To pick up from DevSolar's comment:
Generally speaking, rationing in the civilian sector is different from what you think of as a military "food ration". There wasn't a box with predefined contents to get you through the day. Availability of foodstuffs varied; the rationing was put into place to ensure that no-one got more than their fair share of limited supplies. As several foodstuffs were not rationed at all, and people were free (indeed encouraged) to complement their rations with home-grown vegetables, small livestock etc. "the post war ration" didn't exist and would only be a part of what was on the dinner table anyway.
Now that we clarified that "rationing" means allotting the right to buy certain foods to individual people instead of giving out a fixed "ration", we can look at what was rationed and supplied during war time and post war. This mostly oncludes basic food stuffs that were deemed essential, like bread and was kept up as deemed necessary for each item on that list:
One item of peculiar interest might be the bread:
Consumption of tea, sugar, cheese, and meat rose during the late 1950s and early 1960s and the increase in butter consumption was par- ticularly steep as people moved away from margarine. Among controlled items only fish, consumption of which had been exceptionally high during the late 1940s, registered a decline, milk remained stable, and egg con- sumption rose sharply. Simultaneously, potato consumption fell by about 15 per cent and that of bread by nearly a third between 1954 and 1965. The most striking example of a change in consumption after the lifting of controls was the dramatic switch away from brown bread. After the abolition of National Wheatmeal Bread in 1956, consumption of brown bread dropped close to zero in a matter of months and the white loaf again became the principal bread eaten in Britain.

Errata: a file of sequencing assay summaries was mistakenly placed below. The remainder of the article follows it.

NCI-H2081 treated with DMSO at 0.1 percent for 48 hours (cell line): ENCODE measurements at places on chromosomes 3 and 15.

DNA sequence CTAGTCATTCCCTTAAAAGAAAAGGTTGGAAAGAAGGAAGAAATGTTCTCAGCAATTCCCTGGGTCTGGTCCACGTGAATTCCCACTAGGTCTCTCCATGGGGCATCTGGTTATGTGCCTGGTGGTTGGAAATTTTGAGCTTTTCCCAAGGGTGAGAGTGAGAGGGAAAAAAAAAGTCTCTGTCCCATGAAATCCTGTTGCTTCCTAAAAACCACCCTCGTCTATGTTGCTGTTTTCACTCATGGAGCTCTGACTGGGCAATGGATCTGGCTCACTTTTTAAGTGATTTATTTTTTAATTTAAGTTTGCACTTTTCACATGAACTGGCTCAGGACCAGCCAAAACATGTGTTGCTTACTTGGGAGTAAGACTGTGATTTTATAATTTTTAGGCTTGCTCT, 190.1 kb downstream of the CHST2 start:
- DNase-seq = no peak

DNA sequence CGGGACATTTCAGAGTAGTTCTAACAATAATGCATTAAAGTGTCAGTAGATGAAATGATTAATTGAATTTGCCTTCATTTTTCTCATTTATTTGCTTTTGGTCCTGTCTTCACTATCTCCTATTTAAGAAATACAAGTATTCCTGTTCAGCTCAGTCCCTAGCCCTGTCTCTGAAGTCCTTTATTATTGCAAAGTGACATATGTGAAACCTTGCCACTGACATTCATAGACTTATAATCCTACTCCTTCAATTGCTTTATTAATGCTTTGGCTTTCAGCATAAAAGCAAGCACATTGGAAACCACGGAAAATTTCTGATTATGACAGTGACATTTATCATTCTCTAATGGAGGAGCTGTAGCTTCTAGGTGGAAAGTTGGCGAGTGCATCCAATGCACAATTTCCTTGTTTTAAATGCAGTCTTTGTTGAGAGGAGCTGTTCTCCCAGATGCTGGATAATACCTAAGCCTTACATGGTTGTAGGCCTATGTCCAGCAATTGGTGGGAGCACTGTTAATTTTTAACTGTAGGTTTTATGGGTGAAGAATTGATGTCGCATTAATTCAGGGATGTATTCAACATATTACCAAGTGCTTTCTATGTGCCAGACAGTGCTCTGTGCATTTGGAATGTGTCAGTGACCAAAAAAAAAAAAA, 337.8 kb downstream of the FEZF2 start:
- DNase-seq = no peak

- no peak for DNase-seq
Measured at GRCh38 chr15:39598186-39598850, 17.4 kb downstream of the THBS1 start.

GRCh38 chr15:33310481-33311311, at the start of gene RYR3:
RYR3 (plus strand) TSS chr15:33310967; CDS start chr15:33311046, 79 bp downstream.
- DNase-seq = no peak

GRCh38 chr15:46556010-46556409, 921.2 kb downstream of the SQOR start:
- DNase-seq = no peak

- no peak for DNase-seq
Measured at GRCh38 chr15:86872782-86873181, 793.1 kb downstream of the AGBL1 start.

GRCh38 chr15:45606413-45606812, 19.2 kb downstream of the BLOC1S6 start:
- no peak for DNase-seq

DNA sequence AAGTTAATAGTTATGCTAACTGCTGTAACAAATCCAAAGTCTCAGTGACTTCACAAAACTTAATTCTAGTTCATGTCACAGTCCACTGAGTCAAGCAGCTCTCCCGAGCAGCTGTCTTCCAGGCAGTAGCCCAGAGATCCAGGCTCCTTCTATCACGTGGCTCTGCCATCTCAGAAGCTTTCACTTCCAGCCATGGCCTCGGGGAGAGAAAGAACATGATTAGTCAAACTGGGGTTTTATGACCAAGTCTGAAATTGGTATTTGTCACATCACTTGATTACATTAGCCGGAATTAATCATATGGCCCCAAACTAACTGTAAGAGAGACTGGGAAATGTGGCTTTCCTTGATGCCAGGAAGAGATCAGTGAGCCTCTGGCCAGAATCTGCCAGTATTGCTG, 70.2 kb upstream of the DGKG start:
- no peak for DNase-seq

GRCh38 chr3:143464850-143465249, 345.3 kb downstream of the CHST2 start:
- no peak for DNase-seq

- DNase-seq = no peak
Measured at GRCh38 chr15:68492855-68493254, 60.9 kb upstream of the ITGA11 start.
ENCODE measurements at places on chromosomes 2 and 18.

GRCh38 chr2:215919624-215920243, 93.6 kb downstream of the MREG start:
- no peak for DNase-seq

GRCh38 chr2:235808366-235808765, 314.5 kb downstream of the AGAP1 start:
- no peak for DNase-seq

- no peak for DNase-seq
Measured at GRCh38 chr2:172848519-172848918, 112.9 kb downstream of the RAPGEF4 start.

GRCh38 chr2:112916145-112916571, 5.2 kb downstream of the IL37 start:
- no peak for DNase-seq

Ina Zweiniger-Bargielowska: "Austerity in Britain Rationing, Controls, and
Consumption, 1939–1955", Oxford University Press, Oxford, New York, 2000, p 33.
And this is especially disturbing, as the UK government did not ration bread durign the war, but after the war, in order "to look needy" (Ina Zweiniger-Bargielowska: "Bread Rationing in Britain, July 1946–July 1948", Twentieth Century British History, Volume 4, Issue 1, 1 January 1993, Pages 57–85, DOI)
So going for the typical contents of the British "food ration" – i.e. in a typical diet – during the time of existing food rationing, you'll find darker bread. But you'll find most items that made the typicla British diet after 1955 already in pre-1955 diets. Just mostly in different quantitties and qualities.
Looking at the 1950s diet, we find typical calorie distributions, together with class differences:
Middle Working %
1932–5 3,275 2,859
1936–7 3,159 2,557
1944 2,403 2,387
1945 2,402 2,375
1946 2,336 2,307
1947 2,307 2,308
1950 2,506 2,468
1951 2,510 2,463
1956 2,597 2,615
1959 2,636 2,564
Sourced from Ina Zweiniger-Bargielowska: "Rationing, austerity and the Conservative party recovery after 1945", The Historical Journal, Volume 37, Issue 1 March 1994 , pp. 173-197 DOI
This wartime communism of more egalitarian food supply at the table is now painted as democratic and healthy even as sustainable consumption as Britain never had not enough food to begin with?
These are the official numbers. The private enterprise is usually called the black market were additional food items could be supplemented to the rationed foods. If anyone could afford prices for an unregulated private market, that is.
While in 1950 the criminal offenders on this private markets were still prosecuted for trading in each of the categories surveyed, by 1954 this was down to just "illegal slaughtering" and "meat", mainly, and a few carrots and potatoes traded privately, curiously.
To summarise how a "typical ration", that is diet, was constructed, from what was rationed and what was "digged" or "made do" during 1950, we might summarise it as:
we see the general pattern of more bread, more milk, red meat, relatively huge amounts of potatoes, copious amounts of tea, many greens, less fruits (and certainly not year-round but more for children than adults, per law) less poultry, less sugar, no junk food. (Compared to today baked beans make up 25% of total vegetable consumption in that group).
An even more colourful impression of diet features is in this list.
There is even an again politically motivated kind of experimental archaeology to recreate the circumstances and restrictions today:
Rations varied depending on supplies, but a typical weekly allowance per adult was 4oz of bacon or ham (about 110g), 2oz of butter (about 55g), 4oz of margarine, one fresh egg, 3 pints of milk, 8oz of sugar (about 220g). Babies and young children had priority for milk, but were also on half rations.
Keep calm and carry on with a 1950s menu